They have made a choice to not have children — so they are child-free.

To them, the word childless is archaic. It conjures up a past where people used terms such as ‘barren’ or ‘old maid’.

Women may not have any children for any number of reasons, but it mostly comes down to two — financial or reproductive.

If the woman and her family are unable to support a child, then that could be a very good reason why she doesn’t have a child.

And if she is physically unable to have a baby, then the choice has been made for her.

But the stigma still remains.

Regardless of whether she chooses to remain child-free or through outside influences, she is childless. There is still a huge stigma in a woman not being a mother.

In many countries — even in very advanced cultures — there is a great deal of shame in a woman not having a child.

There may be great pressure from the woman’s family to have a baby. And in some cultures, it is just expected that the woman will get pregnant and have a baby.

There could also be religious demands.

But we have to understand and come to terms with the modern idea that many women are making the choice to not have a baby and remain, not childless, but child-free.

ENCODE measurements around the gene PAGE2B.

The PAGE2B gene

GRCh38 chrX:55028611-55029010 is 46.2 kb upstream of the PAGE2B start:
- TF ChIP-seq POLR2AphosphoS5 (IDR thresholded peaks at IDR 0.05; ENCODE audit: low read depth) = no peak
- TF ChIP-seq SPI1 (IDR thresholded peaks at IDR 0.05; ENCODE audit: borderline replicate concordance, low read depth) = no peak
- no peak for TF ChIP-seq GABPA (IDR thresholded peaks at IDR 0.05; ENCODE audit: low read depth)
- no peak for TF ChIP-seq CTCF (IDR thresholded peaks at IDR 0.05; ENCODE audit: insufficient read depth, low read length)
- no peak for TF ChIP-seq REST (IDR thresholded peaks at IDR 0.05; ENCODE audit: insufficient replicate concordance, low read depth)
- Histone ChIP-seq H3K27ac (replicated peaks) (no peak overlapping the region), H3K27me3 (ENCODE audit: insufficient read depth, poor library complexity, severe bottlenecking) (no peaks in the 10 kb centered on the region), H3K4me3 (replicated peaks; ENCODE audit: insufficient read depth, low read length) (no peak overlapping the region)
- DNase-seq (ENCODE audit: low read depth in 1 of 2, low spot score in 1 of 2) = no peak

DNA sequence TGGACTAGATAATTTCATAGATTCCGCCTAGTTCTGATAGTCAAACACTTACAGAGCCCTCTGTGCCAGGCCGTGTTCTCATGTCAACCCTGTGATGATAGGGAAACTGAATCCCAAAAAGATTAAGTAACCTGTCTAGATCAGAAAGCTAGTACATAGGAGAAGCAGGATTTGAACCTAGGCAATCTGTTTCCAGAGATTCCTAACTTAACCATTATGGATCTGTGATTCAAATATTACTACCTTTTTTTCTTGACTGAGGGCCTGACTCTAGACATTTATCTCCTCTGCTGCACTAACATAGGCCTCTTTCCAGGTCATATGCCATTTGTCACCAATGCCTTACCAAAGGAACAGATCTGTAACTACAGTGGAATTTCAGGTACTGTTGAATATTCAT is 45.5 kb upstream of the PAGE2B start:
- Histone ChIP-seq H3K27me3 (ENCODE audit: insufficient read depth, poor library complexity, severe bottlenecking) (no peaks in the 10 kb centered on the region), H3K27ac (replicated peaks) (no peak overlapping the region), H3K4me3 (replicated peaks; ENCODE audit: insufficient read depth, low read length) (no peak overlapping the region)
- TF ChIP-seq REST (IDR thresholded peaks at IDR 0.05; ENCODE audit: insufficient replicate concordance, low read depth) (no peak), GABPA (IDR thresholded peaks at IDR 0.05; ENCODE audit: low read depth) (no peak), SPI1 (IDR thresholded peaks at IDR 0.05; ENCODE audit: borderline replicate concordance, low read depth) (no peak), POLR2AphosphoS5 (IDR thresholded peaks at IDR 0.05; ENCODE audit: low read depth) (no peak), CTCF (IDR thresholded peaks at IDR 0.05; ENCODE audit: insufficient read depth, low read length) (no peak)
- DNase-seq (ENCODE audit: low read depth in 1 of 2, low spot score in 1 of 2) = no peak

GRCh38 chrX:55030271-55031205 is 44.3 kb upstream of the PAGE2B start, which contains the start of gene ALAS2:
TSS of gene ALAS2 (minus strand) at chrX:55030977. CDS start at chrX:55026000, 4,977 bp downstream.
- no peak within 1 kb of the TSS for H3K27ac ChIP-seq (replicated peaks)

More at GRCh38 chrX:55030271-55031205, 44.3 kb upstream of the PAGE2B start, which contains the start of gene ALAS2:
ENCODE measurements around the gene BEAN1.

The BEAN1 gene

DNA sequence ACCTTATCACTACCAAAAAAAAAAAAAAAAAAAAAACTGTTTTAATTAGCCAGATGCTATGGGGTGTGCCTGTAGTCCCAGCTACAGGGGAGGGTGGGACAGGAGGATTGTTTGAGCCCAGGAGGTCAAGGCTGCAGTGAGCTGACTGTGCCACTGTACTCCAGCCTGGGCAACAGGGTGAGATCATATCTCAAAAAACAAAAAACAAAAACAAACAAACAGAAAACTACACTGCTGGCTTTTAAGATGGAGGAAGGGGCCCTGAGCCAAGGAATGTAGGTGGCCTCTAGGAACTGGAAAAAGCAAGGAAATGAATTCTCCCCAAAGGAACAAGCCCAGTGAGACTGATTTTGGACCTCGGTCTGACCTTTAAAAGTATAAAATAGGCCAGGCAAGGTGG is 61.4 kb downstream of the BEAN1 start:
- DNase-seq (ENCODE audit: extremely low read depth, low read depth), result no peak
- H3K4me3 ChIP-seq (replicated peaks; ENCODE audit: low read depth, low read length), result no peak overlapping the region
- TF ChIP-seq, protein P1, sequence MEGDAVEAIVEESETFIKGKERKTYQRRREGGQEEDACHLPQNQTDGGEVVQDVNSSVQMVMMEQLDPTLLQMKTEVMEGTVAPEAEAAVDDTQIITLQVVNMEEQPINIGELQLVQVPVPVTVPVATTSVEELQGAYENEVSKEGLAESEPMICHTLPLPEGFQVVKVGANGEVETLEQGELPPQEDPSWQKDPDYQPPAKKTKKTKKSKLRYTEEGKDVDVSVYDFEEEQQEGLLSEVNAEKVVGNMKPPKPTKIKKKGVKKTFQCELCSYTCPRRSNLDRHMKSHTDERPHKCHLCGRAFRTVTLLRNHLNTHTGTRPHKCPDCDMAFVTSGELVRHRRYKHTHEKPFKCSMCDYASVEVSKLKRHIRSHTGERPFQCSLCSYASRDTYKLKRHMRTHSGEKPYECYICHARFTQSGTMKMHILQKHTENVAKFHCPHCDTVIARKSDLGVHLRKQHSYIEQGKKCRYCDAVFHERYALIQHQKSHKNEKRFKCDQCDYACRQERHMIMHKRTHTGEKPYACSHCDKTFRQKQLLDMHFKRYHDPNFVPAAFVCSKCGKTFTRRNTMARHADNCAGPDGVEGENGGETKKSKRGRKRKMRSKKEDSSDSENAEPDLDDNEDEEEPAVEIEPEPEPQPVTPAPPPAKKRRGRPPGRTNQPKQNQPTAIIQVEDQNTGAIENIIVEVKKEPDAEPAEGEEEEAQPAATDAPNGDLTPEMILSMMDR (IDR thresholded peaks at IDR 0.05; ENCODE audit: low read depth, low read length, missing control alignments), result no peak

Reading Comprehension Questions


What is an important statistic about childbirth in the UK?

In America, are people having more or fewer children?

What could be the reason for this?

Why do we need to be careful what language we use when talking about women and children?

Which term is more positive — childless or child-free?

Which famous British actress does the article mention?

How does she regard herself?

Does she want to be a mother?

Did she decide not to have kids? Or did someone else make the choice for her?

If women make a choice not to have kids, are they childless or child-free?

Name some old-fashioned words that have similar meanings to childless.

What are the two most common reasons that women do not have children?

Do some countries put shame on women for not having children?


Essential Vocabulary


a sharp decline







to postpone













to claim





old maid



to support

physically unable






come to terms